Beagle uses machine learning to point out red flags in contracts

Due diligence on contracts is necessary, but also time consuming and expensive. Beagle CEO Cian O’Sullivan thought there was another way

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Beagle founder Cian O’Sullivan

Beagle founder Cian O’Sullivan. (Portrait by Roberto Caruso)

A lawyer by training, Cian O’Sullivan spent several years as a contract negotiator before founding Beagle in 2014. The Kitchener, Ont. startup’s product uses artificial intelligence to analyze contracts and facilitates real-time collaboration and review of documents.

“A friend was bidding on a construction job. He asked me on a Friday to take a quick look at the contract. He sent it over, and it was 90 pages long. By Saturday afternoon, I was on page 40 and my fourth beer, and I had a eureka moment: If I put 10 lawyers or contract experts in a room with highlighters and said, “You’ve got a quick look and 10 minutes,” there are common things they would all identify. It’s simple things: Who’s responsible for what? What happens if things go south? I thought, There has to be a way we can automate that. So I wrote a program that weekend to pull out key things my friend needed to know. He ended up getting the job because he understood the contract.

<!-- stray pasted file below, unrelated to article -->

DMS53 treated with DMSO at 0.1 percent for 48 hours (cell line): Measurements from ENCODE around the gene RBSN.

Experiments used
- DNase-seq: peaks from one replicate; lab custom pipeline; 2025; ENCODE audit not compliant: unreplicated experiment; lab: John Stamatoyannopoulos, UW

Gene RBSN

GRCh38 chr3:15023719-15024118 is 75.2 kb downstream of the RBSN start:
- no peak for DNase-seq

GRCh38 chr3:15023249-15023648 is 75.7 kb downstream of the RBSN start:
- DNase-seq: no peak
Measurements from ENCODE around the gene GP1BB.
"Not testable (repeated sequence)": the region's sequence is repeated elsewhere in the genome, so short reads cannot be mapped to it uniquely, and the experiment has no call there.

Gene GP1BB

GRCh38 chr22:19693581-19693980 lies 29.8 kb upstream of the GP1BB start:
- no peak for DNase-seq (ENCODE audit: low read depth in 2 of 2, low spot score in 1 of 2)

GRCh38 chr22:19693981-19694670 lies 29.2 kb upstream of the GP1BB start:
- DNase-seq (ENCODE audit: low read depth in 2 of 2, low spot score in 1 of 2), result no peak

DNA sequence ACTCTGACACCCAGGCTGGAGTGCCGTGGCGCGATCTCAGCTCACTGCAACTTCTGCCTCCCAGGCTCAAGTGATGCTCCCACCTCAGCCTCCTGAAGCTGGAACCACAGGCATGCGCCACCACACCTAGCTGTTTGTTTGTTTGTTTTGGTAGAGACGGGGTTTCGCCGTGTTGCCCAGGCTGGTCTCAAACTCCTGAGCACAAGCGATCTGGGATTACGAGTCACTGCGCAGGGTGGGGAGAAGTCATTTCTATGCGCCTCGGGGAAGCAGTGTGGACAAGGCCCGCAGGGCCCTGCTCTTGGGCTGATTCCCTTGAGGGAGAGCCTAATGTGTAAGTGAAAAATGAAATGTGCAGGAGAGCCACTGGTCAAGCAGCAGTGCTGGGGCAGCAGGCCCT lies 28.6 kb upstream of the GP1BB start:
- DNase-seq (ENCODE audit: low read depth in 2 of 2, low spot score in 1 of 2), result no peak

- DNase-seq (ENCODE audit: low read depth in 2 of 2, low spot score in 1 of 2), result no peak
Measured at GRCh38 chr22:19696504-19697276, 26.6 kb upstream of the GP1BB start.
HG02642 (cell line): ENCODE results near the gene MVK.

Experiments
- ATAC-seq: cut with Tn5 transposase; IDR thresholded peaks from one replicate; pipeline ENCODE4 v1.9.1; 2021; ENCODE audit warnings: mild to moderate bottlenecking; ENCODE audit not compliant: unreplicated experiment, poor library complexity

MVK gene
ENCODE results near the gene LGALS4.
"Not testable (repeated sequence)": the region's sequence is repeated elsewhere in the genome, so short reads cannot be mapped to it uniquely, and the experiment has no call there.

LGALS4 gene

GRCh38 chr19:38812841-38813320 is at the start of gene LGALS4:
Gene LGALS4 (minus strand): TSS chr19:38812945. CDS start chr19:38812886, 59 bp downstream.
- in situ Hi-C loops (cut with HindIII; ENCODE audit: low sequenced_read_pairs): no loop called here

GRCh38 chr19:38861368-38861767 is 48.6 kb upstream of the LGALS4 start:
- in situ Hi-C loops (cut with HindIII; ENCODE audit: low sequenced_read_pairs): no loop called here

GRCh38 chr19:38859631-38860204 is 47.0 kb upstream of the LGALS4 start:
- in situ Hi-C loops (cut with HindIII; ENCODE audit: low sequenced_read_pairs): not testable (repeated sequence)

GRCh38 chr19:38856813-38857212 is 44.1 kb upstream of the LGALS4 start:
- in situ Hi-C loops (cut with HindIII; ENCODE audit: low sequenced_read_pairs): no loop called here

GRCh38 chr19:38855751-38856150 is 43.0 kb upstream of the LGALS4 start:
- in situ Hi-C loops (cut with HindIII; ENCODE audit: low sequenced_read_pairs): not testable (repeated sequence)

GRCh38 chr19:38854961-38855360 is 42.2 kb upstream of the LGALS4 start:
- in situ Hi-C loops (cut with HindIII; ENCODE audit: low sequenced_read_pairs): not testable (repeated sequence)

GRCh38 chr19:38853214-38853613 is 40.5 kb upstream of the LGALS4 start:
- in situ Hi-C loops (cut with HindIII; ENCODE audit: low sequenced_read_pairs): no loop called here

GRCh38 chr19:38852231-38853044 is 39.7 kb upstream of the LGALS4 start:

“Beagle uses artificial intelligence to scan a contract automatically for you, highlighting key areas like responsibilities, liabilities and termination rights. And there are sharing, review and collaboration tools, so you can examine a particular section or clause with colleagues or lawyers. As you collaborate, the system learns and automatically improves. We certainly don’t think it should replace individual due diligence. We don’t tell you whether the contract’s legal or not, or whether it’s good or bad—that’s up to you.”


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